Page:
Welfare and benefits

A woman and a child look at a smartphone. - Jussi Hellsten / Helsinki Partners

Jussi Hellsten / Helsinki Partners

Finland has one of the world's most advanced social welfare systems.

Finland’s excellent employee benefits make a compelling case for expats considering a move – and many companies even offer employees additional perks. Here’s a breakdown of the benefits you’re entitled to (and any extras you can expect) if you choose to accept a position in Finland.

Benefits you have the right to

Legally mandated standards

As a foreign employee in Finland, you have the same rights and responsibilities at work as a Finnish employee, even if you don’t have a residence permit. You also get access to numerous benefits determined by legislation and agreements between employer and employee organisations. These agreements vary by industry, but there are well over a hundred in total, and they set the baseline. The maximum amount of work hours in Finland is 40 hours a week, and you’re entitled to days off every week. Overtime work requires your consent and must be compensated. You’re also entitled to annual holidays, which are paid. 


Visit this page for more information about the Finnish job market.

Colleagues walk down a staircase together. - Business Finland

Credits: Business Finland

Building your professional network is important. Fortunately, employers in Finland offer many ways to bond with colleagues.

Salary and compensation

Compensation levels and structures vary by industry and role, but Finnish legislation and collective agreements set the standard. Fortunately, the system is stable and transparent, and you can always reference your industry’s or employer’s collective agreement to assess whether a salary is fair. 


Employee bonuses are also common in Finland. Many collective agreements, for example, include a provision for a holiday bonus. This means you’ll receive your normal salary and an additional holiday bonus amount on top of it. 


Of course, every company has a unique compensation structure. But competition for top talent means employees in Finland can expect to be paid fairly – and may even receive additional bonuses.

Paid vacation time

Finland has made work-life balance a priority, and employers understand that having time off makes employees better professionals. Thirty days of vacation is standard if you’re an employee in Finland with an ongoing full-time contract and have worked at your company for at least a year. Full-time employees accrue holiday time for each month worked, and these days can be combined for longer stretches of paid time off. Many Finns, for example, take their four weeks off during the summer months of June and July. That leaves them an extra week of vacation to enjoy in the winter.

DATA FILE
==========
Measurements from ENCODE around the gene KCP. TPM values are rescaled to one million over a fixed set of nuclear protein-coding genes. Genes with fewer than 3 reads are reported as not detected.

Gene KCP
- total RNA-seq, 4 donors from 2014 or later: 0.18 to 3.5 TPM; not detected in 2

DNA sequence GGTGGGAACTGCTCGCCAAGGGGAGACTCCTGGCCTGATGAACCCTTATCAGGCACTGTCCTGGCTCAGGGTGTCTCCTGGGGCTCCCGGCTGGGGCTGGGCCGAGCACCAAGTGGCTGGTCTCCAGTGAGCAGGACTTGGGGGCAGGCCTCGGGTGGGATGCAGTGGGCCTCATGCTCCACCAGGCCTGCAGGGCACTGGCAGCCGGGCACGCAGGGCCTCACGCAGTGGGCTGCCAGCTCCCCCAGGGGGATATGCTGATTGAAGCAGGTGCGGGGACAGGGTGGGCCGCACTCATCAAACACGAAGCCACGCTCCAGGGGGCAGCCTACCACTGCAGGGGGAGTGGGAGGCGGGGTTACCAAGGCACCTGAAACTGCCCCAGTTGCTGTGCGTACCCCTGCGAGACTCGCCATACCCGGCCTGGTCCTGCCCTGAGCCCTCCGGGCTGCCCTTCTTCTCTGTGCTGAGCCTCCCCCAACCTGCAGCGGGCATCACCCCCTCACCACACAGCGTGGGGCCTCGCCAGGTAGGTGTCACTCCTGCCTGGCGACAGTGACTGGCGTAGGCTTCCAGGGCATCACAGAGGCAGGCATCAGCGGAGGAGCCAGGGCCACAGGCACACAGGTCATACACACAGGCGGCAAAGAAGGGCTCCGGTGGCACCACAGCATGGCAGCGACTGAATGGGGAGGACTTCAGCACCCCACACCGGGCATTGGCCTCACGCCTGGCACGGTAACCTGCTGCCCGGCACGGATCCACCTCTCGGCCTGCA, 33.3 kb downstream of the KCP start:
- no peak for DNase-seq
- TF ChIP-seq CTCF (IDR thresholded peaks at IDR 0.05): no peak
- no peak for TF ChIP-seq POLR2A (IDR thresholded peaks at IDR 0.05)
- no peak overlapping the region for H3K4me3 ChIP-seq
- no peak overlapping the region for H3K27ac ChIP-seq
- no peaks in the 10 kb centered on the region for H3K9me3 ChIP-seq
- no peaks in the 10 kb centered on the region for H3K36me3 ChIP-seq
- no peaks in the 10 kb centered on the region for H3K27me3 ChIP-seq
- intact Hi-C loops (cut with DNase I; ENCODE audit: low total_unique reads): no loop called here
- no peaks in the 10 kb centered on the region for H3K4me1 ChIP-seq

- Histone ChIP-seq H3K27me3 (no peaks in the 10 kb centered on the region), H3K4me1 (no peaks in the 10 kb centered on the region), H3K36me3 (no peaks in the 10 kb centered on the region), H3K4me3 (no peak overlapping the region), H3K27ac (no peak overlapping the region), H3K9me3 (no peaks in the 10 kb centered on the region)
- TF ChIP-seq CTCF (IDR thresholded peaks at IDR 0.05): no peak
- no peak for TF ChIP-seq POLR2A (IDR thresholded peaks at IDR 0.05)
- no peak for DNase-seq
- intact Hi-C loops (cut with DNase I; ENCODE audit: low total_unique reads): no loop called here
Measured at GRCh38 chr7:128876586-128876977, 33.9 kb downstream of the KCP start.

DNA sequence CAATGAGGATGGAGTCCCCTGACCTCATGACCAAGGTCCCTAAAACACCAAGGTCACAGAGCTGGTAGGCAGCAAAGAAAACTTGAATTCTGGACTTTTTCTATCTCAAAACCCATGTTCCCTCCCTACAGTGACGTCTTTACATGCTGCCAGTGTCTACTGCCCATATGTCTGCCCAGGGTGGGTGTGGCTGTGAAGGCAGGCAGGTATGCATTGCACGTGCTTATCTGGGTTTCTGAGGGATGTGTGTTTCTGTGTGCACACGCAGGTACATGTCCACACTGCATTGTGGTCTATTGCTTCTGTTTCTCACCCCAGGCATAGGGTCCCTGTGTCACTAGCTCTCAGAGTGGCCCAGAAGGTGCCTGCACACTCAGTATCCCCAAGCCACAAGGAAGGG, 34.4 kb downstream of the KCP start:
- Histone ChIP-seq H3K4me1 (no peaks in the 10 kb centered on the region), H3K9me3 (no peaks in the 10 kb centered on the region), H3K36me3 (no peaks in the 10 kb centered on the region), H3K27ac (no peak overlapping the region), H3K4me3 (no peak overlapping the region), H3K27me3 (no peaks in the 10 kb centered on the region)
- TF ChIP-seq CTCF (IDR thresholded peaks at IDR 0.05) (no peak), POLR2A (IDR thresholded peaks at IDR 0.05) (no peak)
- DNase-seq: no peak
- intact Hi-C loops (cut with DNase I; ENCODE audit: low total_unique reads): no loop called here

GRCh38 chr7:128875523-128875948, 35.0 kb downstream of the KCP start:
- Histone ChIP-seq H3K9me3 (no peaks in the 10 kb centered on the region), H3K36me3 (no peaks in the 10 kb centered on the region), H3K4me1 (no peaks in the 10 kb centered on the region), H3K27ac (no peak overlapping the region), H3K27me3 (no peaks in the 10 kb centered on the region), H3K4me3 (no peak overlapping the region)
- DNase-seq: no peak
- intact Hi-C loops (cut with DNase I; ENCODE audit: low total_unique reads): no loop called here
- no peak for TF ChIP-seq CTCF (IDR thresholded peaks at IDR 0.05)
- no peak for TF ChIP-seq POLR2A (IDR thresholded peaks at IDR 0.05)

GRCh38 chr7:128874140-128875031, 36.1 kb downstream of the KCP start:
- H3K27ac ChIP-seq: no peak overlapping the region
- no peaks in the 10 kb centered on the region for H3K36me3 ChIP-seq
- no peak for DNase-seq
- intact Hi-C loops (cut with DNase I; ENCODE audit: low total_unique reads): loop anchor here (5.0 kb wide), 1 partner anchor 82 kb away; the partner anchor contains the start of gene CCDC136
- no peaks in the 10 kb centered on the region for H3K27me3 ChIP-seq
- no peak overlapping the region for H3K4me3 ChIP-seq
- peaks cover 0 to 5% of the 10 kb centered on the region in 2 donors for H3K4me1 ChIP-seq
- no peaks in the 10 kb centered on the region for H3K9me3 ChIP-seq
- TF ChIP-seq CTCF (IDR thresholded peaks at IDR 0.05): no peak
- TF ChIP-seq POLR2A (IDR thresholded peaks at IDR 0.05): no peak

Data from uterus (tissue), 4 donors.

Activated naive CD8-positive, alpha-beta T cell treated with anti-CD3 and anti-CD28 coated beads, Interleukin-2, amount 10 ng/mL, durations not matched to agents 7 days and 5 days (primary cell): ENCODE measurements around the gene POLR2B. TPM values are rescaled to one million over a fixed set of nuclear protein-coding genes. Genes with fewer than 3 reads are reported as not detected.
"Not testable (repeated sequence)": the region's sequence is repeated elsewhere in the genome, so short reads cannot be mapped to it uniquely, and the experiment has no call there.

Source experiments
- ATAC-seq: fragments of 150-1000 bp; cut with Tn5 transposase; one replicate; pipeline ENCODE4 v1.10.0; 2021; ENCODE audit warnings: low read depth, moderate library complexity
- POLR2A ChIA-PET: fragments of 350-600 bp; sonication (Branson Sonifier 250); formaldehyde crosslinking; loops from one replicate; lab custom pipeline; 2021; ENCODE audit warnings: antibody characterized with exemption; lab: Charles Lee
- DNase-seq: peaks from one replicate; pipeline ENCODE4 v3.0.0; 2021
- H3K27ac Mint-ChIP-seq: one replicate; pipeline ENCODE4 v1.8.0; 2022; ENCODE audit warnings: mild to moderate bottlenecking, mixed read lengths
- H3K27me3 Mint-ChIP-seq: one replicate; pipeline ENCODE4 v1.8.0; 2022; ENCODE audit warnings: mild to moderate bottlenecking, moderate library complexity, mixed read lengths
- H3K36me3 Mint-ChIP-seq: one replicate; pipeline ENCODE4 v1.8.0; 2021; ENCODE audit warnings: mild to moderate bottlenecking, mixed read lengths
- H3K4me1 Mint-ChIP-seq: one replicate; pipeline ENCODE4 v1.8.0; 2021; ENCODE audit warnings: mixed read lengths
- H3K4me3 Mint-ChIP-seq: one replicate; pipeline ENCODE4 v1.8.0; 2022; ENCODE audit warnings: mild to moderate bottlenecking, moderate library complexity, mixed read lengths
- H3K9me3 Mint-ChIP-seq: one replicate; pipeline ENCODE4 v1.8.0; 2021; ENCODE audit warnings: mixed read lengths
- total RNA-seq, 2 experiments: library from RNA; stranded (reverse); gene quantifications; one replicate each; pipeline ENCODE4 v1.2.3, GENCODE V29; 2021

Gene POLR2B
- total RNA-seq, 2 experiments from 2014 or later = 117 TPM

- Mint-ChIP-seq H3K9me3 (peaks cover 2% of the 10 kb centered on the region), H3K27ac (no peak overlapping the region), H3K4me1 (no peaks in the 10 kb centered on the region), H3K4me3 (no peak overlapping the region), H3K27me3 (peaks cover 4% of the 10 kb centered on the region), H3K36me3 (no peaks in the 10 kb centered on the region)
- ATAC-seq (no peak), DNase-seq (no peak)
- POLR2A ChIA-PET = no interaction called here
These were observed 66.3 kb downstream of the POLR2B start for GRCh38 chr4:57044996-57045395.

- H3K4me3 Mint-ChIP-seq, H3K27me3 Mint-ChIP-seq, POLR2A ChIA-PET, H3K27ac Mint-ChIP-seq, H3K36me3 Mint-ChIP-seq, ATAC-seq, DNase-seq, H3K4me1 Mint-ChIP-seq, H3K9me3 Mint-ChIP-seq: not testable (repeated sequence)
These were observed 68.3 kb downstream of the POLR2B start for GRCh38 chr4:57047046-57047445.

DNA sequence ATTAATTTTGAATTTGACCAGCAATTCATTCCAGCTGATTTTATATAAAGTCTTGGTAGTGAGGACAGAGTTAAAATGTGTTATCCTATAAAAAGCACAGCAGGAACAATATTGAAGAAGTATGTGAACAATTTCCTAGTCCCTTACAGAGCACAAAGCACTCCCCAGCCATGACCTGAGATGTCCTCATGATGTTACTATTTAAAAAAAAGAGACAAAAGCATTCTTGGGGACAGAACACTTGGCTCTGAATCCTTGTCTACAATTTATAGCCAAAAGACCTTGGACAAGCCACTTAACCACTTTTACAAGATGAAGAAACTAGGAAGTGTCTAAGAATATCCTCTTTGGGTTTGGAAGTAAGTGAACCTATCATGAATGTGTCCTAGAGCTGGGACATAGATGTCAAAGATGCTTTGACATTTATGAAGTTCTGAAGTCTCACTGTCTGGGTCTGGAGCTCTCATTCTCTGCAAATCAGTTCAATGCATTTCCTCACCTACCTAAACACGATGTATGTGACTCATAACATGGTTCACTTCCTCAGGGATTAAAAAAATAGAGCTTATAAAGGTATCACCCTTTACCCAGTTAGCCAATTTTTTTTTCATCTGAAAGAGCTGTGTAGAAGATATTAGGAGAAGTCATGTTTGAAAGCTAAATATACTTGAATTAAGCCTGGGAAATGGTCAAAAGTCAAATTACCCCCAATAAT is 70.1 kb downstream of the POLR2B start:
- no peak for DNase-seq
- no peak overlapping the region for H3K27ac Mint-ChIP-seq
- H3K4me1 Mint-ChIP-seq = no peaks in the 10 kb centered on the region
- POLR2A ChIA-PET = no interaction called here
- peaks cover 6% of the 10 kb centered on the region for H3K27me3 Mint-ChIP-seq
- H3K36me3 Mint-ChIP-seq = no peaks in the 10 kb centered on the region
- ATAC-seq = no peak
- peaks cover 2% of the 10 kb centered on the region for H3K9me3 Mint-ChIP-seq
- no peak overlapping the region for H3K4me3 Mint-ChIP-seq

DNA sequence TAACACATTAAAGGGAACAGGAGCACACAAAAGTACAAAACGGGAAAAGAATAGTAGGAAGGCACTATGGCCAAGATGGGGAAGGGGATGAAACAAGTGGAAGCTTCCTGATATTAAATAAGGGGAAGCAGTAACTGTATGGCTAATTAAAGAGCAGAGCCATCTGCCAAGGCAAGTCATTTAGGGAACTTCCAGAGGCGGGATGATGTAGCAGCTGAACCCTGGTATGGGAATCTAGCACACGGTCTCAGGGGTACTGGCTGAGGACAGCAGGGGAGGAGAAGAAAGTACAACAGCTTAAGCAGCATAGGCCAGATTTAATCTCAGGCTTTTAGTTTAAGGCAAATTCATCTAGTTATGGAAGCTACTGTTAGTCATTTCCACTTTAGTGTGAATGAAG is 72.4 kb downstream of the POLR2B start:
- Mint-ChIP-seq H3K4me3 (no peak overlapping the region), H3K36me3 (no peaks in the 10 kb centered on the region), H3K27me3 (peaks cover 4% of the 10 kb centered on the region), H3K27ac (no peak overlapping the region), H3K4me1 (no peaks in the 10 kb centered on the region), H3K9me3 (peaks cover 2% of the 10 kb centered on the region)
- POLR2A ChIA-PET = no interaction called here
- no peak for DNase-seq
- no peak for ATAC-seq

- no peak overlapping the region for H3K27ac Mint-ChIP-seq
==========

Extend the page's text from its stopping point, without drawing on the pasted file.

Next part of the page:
It’s important to note that both any relevant legislation and the collective agreement that applies to your employer and industry will define how much holiday time you accrue. Details like the start date of your employment and whether you work full- or part-time can also affect how you acquire holiday time. For more information, visit the Occupational Safety and Health Administration’s site and ask your potential employer about their policy.

Four people sitting at a garden outside cottage - Marjaana Malkamäki / Keksi

Credits: Marjaana Malkamäki / Keksi

It's all about balance. In Finland, life outside the office matters just as much as building a successful career.

Healthcare and workplace safety

Finland offers comprehensive, affordable public health services to everyone living in the country. As a rule, all permanent residents of Finland are covered under the National Health Care Insurance scheme. As a permanent resident, you’ll get a Finnish social security number and KELA card that shows you’re covered. You can also use this KELA card to get reimbursements for certain private healthcare fees and medication costs. 


Finland also offers private and occupational healthcare services, and employees are entitled to preventive occupational healthcare that’s financed and arranged by their employer. When interviewing for a job, be sure to ask your potential employer what kind of occupational healthcare they provide – many view health and wellness benefits as an additional way to attract and retain the best talent. To learn more about the Finnish health system, visit our healthcare page


In addition to healthcare, your employer must ensure workplace safety. You must receive guidance about work environment, equipment, and regulations, and your employer has to insure you for accidents. In Finland, occupational safety and health authorities monitor workplaces to ensure these rules are followed.

A man is running outdoors. - Maija Astikainen / Helsinki Partners

Credits: Maija Astikainen / Helsinki Partners

Boosting workplace well-being is a great investment for Finnish employers.

A brightly colored health center. - Matti Snellman / Helsinki Partners

Credits: Matti Snellman / Helsinki Partners

World-class healthcare for all: Health Care Index 2020 ranked Finland's healthcare system the tenth best in the world.

Additional benefits you might expect

Employees in Finland are well-covered by standard benefits. But many companies also provide voluntary benefits and extra perks. These can include things like flexible work hours; health, travel, and group life insurance policies; private pension plans; gym memberships and wellness benefits; stock options; and meal benefits. Remember: besides salary, it’s always good to ask what else your employer can offer when determining the best package for you and your family.